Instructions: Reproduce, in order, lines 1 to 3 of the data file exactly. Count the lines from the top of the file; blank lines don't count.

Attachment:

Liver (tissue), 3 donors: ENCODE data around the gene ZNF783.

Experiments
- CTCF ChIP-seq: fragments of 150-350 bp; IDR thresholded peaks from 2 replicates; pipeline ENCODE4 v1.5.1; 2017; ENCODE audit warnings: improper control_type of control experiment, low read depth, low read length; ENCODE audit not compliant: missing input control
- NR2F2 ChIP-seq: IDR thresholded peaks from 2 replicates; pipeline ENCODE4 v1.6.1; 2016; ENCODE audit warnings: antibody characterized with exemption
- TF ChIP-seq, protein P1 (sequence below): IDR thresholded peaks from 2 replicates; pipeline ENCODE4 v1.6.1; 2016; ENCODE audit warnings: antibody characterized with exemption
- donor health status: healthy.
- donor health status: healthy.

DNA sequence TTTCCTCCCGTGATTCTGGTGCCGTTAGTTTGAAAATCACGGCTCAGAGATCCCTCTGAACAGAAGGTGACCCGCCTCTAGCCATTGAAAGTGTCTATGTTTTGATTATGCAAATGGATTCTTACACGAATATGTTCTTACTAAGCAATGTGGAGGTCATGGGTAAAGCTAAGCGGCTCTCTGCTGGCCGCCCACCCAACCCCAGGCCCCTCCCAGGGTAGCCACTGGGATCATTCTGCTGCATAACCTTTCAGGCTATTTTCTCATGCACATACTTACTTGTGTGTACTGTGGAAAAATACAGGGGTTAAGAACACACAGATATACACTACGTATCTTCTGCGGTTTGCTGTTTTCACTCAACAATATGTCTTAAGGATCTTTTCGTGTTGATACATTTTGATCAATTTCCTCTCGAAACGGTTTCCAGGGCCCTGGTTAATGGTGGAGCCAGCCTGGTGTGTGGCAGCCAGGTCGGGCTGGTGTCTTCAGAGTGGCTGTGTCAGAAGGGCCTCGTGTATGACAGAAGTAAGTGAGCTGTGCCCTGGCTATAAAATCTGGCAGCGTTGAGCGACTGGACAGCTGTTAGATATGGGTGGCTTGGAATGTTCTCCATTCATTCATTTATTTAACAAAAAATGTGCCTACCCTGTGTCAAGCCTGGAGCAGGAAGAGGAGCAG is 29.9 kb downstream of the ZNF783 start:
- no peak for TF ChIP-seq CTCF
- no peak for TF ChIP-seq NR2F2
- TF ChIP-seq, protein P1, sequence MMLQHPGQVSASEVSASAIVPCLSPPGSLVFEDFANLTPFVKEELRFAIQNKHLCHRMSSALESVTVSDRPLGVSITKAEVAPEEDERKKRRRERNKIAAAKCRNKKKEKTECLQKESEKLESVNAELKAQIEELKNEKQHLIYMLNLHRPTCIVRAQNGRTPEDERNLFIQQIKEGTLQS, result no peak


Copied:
Liver (tissue), 3 donors: ENCODE data around the gene ZNF783.

Experiments
- CTCF ChIP-seq: fragments of 150-350 bp; IDR thresholded peaks from 2 replicates; pipeline ENCODE4 v1.5.1; 2017; ENCODE audit warnings: improper control_type of control experiment, low read depth, low read length; ENCODE audit not compliant: missing input control